The new luxury cash register: blazing the trail from discovery to purchase

Relatable and real is the new aspiration. “Customers want to see themselves and that’s how communities are built,” says Jess Christie, Brand Director of Matches Fashion.

According to the study, consumers primarily want brands to create consumer-centric content on social platforms that meet their needs. They want luxury brands to give them expert advice on how to dress for different body types and help them find sustainable brands and products. These needs are prioritized over more traditional purchasing engines, such as new trends or luxury cultural productions linked to music, cinema or art.

Sara Hernando, director of fashion feature films at Vogue Spain sees this as the key to creating content that provides both inspiration and connection on social platforms. “Consumers like to see real cabinets that they could access; real bodies with which they can identify; or real stories that remind them of theirs.

Christie of Matches agrees with the value of channeling reality, both to be discovered and to inspire, saying social content now needs to be “much less dictatorial and more immediate”.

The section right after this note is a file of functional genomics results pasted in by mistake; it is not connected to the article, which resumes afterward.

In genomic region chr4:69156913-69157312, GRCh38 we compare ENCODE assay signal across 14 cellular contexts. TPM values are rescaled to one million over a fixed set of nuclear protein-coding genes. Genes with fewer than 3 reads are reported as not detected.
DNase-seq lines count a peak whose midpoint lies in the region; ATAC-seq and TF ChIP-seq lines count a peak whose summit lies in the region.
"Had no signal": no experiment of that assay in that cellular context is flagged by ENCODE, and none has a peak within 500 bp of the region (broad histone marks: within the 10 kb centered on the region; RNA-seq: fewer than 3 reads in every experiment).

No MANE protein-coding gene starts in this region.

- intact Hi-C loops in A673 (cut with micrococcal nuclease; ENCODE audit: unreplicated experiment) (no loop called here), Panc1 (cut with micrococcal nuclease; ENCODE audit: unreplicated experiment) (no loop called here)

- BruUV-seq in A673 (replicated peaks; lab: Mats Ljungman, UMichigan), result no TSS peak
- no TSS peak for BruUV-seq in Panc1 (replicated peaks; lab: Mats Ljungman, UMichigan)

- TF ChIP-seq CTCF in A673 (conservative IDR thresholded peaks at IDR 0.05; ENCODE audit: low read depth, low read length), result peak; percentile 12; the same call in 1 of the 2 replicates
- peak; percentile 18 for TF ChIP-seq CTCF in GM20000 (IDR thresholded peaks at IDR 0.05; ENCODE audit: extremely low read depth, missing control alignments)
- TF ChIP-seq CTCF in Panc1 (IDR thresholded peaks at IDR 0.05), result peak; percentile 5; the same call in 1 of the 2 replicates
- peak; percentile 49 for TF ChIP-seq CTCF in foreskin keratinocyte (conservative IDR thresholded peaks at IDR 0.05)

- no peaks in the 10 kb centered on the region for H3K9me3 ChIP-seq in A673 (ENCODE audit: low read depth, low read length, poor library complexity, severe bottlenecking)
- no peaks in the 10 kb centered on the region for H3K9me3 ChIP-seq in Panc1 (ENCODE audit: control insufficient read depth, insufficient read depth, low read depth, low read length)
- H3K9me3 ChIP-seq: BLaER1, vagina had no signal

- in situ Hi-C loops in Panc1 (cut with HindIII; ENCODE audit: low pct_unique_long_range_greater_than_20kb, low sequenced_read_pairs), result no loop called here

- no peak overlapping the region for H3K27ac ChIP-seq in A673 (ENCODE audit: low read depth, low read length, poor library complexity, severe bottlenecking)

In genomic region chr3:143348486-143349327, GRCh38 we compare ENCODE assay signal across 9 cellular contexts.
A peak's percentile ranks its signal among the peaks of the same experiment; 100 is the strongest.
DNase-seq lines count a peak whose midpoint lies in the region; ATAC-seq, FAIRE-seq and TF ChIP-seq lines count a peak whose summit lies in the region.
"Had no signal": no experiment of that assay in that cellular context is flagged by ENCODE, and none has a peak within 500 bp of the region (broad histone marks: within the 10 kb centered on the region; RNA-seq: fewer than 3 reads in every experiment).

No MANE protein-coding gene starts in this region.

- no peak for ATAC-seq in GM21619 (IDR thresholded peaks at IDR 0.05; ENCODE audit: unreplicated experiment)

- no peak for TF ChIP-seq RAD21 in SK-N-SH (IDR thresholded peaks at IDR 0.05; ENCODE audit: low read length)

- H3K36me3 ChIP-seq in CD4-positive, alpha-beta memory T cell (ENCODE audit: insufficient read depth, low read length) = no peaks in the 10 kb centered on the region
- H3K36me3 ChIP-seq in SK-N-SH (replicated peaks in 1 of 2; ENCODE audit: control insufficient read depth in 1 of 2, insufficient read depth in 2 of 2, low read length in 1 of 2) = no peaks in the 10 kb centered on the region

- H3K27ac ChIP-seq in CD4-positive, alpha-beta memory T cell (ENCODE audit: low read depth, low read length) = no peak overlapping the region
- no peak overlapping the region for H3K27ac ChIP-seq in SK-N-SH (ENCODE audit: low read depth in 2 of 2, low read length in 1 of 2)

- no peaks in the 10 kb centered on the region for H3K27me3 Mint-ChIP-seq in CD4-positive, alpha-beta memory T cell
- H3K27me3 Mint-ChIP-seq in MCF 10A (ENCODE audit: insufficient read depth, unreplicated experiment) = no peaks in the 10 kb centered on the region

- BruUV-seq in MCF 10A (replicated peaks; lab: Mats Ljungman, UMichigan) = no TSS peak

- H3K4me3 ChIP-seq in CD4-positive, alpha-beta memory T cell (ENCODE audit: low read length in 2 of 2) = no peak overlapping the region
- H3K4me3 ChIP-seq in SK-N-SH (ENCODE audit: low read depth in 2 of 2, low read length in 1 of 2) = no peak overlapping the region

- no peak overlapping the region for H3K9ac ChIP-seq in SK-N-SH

Inspire customers by celebrating their own style

Inspiration has democratized, with an emphasis on peer-to-peer. In particular, the most important influence on purchasing for survey respondents was that an item should work with what they already own. Offering tips and tricks on how to fit luxury pieces into an existing wardrobe or makeup bag is essential to impacting how consumers shop across all demographics and platforms.

Having worked with TikTok designers such as Leonie Hanne, Dior inspires users by having its pieces worn by designers who often represent how real wardrobe and accessory collections work: with low-cost pieces alongside designer articles. “The digital talents with whom we work closely have shared their own stylistic interpretations of our collections,” says Dior’s Bialobos, adding that it is “highly regarded by our customers in search of inspiration”.

The market power of the wardrobe remix is ​​demonstrated by social media initiatives, such as “Unlikely Closet Staple,” launched this year by Matches Fashion. In this setting, social designers like Josh Peskowitz and Imani Randolph take an unexpected wardrobe item and show off its versatility by styling it in five different ways. “These stories were among our top performers on our social channels and resulted in an instant increase in sales on the products shown on the set,” she said.

Iconic style and entertainment value drives luxury shopping

The second most important influence on a luxury purchase, before wardrobe compatibility, is that a room must have an iconic style. For those interviewed in Italy in particular, this came out on top.

James C. Tibbs